Dr. Anwaar Abdallah, Professor of Civilization and Cultural Affairs and coordinator of the cultural exchange program between the University of Helwan and the University of Chicago, described the recent events in Egypt as "nightmarish."
"[The cathedral attack] was similar to other recurring incidents in Egypt, which trigger hate and violence and result in death," he said.
The rising sectarian tensions in the country were highlighted by the violence that struck St. Mark's Cathedral in Cairo where six Copts were killed, according to Dr. Abdallah's recent article in The Washington Times.
Despite efforts by religious and political leaders to stop such violence, Dr. Abdullah insists that the "lack of security and the abundance of weapons, however, contributes to such tragic incidents … it is the responsibility of the state to protect all its citizens."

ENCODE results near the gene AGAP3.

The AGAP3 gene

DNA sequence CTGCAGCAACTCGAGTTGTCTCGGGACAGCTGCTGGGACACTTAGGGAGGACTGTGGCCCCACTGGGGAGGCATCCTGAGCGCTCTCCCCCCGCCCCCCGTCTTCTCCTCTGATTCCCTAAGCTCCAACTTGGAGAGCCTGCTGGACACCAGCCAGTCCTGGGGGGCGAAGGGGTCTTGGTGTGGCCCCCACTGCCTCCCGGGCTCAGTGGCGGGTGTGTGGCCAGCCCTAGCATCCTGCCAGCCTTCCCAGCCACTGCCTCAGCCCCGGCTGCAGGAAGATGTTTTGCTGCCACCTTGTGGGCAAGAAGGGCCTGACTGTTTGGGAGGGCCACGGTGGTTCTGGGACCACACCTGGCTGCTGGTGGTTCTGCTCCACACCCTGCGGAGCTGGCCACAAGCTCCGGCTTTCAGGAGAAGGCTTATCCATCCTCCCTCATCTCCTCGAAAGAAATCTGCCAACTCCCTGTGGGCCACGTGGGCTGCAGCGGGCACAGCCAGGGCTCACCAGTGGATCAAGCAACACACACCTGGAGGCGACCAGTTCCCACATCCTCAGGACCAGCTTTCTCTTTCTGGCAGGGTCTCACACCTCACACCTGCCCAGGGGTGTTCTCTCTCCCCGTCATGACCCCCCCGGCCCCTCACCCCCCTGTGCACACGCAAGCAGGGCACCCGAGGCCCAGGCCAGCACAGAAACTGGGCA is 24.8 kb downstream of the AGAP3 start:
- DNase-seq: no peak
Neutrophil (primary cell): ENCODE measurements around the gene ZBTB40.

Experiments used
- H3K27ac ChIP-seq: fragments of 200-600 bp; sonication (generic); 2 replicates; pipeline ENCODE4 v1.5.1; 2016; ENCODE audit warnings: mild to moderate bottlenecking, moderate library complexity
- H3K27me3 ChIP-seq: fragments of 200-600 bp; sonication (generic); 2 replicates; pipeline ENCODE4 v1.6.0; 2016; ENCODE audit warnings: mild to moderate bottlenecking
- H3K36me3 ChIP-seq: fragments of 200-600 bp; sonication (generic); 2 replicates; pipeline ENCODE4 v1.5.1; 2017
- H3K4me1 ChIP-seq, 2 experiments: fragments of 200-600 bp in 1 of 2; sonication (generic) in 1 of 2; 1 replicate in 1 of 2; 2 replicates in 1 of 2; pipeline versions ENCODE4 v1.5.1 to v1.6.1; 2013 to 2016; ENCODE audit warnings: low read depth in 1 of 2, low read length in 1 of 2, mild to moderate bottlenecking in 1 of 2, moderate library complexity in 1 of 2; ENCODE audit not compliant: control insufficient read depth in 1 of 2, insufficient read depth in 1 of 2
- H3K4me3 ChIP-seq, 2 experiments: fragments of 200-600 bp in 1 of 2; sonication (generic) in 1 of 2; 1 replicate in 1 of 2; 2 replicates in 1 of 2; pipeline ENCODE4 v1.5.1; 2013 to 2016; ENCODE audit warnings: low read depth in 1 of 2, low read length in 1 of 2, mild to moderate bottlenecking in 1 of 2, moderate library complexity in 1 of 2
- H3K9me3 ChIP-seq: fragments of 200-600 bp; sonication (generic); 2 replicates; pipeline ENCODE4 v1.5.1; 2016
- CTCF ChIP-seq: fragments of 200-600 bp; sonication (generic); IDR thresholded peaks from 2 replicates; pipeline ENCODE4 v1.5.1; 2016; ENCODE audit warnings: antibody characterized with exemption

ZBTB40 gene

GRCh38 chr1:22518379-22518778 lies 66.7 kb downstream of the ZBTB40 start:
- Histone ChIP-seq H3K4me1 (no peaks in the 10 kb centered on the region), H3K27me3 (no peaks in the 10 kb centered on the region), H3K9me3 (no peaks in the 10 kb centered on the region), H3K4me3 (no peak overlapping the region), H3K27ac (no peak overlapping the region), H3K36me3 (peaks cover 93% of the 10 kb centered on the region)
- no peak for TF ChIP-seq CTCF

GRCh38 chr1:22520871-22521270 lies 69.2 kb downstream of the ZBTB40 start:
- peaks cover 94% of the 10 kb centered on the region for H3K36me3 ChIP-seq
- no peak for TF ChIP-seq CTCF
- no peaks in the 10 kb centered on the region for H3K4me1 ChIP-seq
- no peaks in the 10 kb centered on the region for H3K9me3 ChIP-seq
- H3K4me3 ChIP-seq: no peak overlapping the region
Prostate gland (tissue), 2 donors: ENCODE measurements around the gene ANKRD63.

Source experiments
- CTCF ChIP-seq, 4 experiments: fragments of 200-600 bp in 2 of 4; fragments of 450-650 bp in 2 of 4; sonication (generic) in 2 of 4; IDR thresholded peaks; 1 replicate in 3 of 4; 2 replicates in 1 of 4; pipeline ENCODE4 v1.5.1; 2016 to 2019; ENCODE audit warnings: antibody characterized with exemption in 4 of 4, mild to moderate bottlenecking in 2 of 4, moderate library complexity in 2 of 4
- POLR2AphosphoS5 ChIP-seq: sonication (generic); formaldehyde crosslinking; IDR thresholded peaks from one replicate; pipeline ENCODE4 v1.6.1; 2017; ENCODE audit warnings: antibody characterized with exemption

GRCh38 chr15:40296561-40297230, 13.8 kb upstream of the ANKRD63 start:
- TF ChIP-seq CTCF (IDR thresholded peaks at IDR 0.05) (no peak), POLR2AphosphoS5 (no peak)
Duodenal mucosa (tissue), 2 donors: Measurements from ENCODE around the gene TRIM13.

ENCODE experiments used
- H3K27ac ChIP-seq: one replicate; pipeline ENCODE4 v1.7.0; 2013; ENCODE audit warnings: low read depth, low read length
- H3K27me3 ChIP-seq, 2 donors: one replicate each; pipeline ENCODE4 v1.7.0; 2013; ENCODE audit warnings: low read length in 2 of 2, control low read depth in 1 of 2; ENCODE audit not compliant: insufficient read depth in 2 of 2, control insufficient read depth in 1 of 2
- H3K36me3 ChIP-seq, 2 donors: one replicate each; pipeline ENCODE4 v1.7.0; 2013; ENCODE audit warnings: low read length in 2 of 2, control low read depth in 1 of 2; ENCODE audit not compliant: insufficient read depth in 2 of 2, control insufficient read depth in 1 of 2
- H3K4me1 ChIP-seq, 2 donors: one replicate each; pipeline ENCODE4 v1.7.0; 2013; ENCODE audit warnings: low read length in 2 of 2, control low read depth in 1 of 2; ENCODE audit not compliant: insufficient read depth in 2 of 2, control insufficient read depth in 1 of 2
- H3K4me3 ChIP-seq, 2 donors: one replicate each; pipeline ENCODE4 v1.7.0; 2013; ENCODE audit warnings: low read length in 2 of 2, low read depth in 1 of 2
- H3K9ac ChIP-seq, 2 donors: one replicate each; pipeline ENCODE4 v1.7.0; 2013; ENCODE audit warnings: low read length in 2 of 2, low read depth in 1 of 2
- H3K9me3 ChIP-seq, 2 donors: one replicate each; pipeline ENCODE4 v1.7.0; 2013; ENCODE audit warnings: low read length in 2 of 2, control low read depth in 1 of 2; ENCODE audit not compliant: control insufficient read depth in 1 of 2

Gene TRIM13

Despite Article 43 in the new Egyptian constitution recognizing the rights of Christians to have places of worship, Human Rights Watch says a part of the law, which was passed in May 2011 after a sectarian incident left 12 dead and 52 injured, prohibits the renovation of churches without a presidential decree and has yet to be repealed.
"The situation inside Egypt appears to be pushing Copts out of Egypt, which the number of Christian immigrants potentially reaching 250,000 annually … fear haunts the future of young Copts," Abdallah added.
"Every loyal Egyptian believes that time has come for clerics both Muslims and Christians to focus on the common message of love that is supposed to be central to all religions. Preaching a positive message based on harmony and love can heal the wounds of the country," Abdallah concluded.